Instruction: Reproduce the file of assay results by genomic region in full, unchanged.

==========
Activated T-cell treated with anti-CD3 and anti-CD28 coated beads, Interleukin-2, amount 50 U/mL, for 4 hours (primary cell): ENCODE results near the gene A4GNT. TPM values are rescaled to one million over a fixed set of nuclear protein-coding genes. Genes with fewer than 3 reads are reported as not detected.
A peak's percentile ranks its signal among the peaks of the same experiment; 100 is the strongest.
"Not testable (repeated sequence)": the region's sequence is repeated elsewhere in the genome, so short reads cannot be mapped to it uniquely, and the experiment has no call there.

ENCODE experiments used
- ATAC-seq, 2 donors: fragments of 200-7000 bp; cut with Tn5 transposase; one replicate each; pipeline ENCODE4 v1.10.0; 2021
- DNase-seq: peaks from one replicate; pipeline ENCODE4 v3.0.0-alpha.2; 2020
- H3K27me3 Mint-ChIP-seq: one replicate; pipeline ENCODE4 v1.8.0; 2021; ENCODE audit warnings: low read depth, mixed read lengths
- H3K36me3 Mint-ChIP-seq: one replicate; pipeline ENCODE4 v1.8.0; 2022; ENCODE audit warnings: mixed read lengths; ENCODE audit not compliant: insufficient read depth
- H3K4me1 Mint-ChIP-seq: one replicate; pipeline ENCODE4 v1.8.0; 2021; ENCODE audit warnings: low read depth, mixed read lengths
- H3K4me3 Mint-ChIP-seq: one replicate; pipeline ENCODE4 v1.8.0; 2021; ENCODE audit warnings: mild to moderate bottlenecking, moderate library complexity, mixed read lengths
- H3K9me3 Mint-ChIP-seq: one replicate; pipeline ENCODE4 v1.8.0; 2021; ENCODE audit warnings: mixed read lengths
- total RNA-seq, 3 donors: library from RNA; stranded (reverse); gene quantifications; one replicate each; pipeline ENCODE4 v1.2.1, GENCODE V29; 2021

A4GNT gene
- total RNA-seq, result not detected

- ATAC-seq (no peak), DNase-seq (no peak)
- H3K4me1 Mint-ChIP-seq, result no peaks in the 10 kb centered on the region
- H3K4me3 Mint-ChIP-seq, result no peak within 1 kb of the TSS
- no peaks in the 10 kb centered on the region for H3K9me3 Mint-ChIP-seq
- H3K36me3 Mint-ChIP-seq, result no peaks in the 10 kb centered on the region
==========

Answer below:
Activated T-cell treated with anti-CD3 and anti-CD28 coated beads, Interleukin-2, amount 50 U/mL, for 4 hours (primary cell): ENCODE results near the gene A4GNT. TPM values are rescaled to one million over a fixed set of nuclear protein-coding genes. Genes with fewer than 3 reads are reported as not detected.
A peak's percentile ranks its signal among the peaks of the same experiment; 100 is the strongest.
"Not testable (repeated sequence)": the region's sequence is repeated elsewhere in the genome, so short reads cannot be mapped to it uniquely, and the experiment has no call there.

ENCODE experiments used
- ATAC-seq, 2 donors: fragments of 200-7000 bp; cut with Tn5 transposase; one replicate each; pipeline ENCODE4 v1.10.0; 2021
- DNase-seq: peaks from one replicate; pipeline ENCODE4 v3.0.0-alpha.2; 2020
- H3K27me3 Mint-ChIP-seq: one replicate; pipeline ENCODE4 v1.8.0; 2021; ENCODE audit warnings: low read depth, mixed read lengths
- H3K36me3 Mint-ChIP-seq: one replicate; pipeline ENCODE4 v1.8.0; 2022; ENCODE audit warnings: mixed read lengths; ENCODE audit not compliant: insufficient read depth
- H3K4me1 Mint-ChIP-seq: one replicate; pipeline ENCODE4 v1.8.0; 2021; ENCODE audit warnings: low read depth, mixed read lengths
- H3K4me3 Mint-ChIP-seq: one replicate; pipeline ENCODE4 v1.8.0; 2021; ENCODE audit warnings: mild to moderate bottlenecking, moderate library complexity, mixed read lengths
- H3K9me3 Mint-ChIP-seq: one replicate; pipeline ENCODE4 v1.8.0; 2021; ENCODE audit warnings: mixed read lengths
- total RNA-seq, 3 donors: library from RNA; stranded (reverse); gene quantifications; one replicate each; pipeline ENCODE4 v1.2.1, GENCODE V29; 2021

A4GNT gene
- total RNA-seq, result not detected

- ATAC-seq (no peak), DNase-seq (no peak)
- H3K4me1 Mint-ChIP-seq, result no peaks in the 10 kb centered on the region
- H3K4me3 Mint-ChIP-seq, result no peak within 1 kb of the TSS
- no peaks in the 10 kb centered on the region for H3K9me3 Mint-ChIP-seq
- H3K36me3 Mint-ChIP-seq, result no peaks in the 10 kb centered on the region